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The History of Thomas Ellwood Written By Himself   By: (1639-1714?)

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The life of the simple Quaker, Thomas Ellwood, to whom the pomps and shows of earth were nowhere so vain as in association with the spiritual life of man, may serve as companion to another volume in this Library, the "Life of Wolsey" by George Cavendish, who, as a gentleman of the great prelate's household, made part of his pomp, but had heart to love him in his pride and in his fall. "The History of Thomas Ellwood, written by Himself," is interesting for the frankness with which it makes Thomas Ellwood himself known to us; and again, for the same frank simplicity that brings us nearer than books usually bring us to a living knowledge of some features of a bygone time; and yet again, because it helps us a little to come near to Milton in his daily life. He would be a good novelist who could invent as pleasant a book as this unaffected record of a quiet life touched by great influences in eventful times.

Thomas Ellwood, who was born in 1639, in the reign of Charles the First, carried the story of his life in this book to the year 1683, when he was forty four years old. He outlived the days of trouble here recorded, enjoyed many years of peace, and died, near the end of Queen Anne's reign, aged 74, on the first of March 1713, in his house at Hunger Hill, by Amersham. He was eleven years younger than John Bunyan, and years younger than George Fox, the founder of that faithful band of worshippers known as the Society of Friends. They turned from all forms and ceremonies that involved untruth or insincerity, now the temple of God in man's body, and, as Saint Paul said the Corinthians, "Know ye not that ye are the temple of God, and that the Spirit of God dwelleth in you," they sought to bring Christ into their hearts, and speak and act as if Christ was within governing their words and actions. They would have no formal prayers, no formal preaching, but sought to speak with each other as the Spirit prompted, soul to soul. They would not, when our plural pronoun "you" was still only plural, speak to one man as if he were two or more. They swore not at all; but their "Yea" and "Nay" were known to be more binding than the oaths of many of their persecutors. And as they would not go through the required form of swearing allegiance to the Government whenever called upon to do so, they were continually liable to penalties of imprisonment when imprisonment too often meant jail fever, misery, and death. George Fox began his teaching when Ellwood was eight years old. Ellwood was ten years old when Fox was first imprisoned at Nottingham, and the offences of his followers against established forms led, as he says, to "great rage, blows, punchings, beatings, and imprisonments." Of what this rage meant, and of the spirit in which it was endured, we learn much from the History of Thomas Ellwood.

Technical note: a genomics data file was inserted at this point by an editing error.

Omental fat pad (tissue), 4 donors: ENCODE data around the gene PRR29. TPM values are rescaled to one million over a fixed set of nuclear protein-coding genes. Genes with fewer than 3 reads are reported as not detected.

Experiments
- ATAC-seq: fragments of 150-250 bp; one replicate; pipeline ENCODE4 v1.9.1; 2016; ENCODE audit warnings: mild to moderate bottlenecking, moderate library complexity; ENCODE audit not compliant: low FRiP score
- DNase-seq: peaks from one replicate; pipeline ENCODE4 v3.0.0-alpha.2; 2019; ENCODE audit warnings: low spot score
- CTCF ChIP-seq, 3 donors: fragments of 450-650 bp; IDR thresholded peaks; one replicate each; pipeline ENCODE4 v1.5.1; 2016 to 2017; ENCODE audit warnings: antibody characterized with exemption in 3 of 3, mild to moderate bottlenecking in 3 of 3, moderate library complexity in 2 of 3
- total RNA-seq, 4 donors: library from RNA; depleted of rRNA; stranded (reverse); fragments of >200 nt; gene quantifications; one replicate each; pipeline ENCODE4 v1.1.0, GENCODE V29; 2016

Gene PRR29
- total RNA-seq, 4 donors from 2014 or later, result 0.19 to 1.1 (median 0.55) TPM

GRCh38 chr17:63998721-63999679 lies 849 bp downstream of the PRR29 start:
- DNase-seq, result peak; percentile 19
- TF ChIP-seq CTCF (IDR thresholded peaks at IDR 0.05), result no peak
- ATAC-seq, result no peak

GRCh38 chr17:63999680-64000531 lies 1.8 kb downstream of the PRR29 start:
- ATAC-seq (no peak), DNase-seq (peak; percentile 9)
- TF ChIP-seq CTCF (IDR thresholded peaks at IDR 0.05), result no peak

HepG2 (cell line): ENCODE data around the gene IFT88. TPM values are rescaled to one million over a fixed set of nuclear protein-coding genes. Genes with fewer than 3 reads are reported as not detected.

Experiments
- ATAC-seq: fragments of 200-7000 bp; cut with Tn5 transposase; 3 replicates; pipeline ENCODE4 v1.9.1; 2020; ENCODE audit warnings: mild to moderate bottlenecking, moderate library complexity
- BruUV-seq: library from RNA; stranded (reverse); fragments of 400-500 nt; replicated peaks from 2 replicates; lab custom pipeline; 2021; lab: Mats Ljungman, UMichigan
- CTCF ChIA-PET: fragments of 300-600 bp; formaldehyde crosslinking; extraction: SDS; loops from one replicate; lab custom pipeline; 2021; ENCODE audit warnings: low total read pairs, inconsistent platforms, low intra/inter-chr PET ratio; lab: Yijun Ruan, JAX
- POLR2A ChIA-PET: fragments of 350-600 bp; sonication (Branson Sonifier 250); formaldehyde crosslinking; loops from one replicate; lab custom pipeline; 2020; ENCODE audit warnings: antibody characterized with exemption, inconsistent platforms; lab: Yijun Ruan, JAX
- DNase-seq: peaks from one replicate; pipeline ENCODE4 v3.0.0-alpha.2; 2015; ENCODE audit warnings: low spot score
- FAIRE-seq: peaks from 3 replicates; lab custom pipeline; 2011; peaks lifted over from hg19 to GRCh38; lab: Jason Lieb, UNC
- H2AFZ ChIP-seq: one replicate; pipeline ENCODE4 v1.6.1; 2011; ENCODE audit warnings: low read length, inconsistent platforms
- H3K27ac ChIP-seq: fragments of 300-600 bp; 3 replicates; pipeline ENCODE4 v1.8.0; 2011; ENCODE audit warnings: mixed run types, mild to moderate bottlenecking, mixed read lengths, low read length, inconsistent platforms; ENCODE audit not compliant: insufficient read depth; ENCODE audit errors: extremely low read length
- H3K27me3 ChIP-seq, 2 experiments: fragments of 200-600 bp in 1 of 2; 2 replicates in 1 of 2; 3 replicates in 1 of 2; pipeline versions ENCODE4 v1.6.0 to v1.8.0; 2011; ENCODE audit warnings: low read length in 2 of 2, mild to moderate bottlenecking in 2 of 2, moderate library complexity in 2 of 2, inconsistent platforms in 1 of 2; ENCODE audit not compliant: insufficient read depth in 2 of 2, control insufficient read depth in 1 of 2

Isaac Penington, whose influence upon young Ellwood's mind is often referred to in this book, was born in the year of Shakespeare's death, and had joined the Society of Friends in 1658, when his own age was forty two and Ellwood's was nineteen. He was the son of Alderman Isaac Penington, a Puritan member for the City of London, who announced, at a time in the year 1640 when the Parliament was in sore need of money, that his constituents had subscribed 21,000 pounds to a loan, which the members of the House then raised to 90,000 pounds, by rising, one after another, to give their personal bonds each for a thousand pounds. Isaac Penington the son, whom Ellwood loved as a friend and reverenced as a father, became a foremost worker and writer in the Society of Friends. In a note upon him, written after his death, Thomas Ellwood said that "in his family he was a true pattern of goodness and piety; to his wife he was a most affectionate husband; to his children, a loving and tender father; to his servants, a mild and gentle master; to his friends, a firm and fast friend; to the poor, compassionate and open hearted; and to all, courteous and kind?' In 1661 he was committed to Aylesbury gaol for worshipping God in his own house (holding a conventicle), "where," says Ellwood in that little testimony which he wrote after his friend's death, "for seventeen weeks, great part of it in winter, he was kept in a cold and very incommodious room, without a chimney; from which hard usage his tender body contracted so great and violent a distemper that, for several weeks after, he was not able to turn himself in bed... Continue reading book >>

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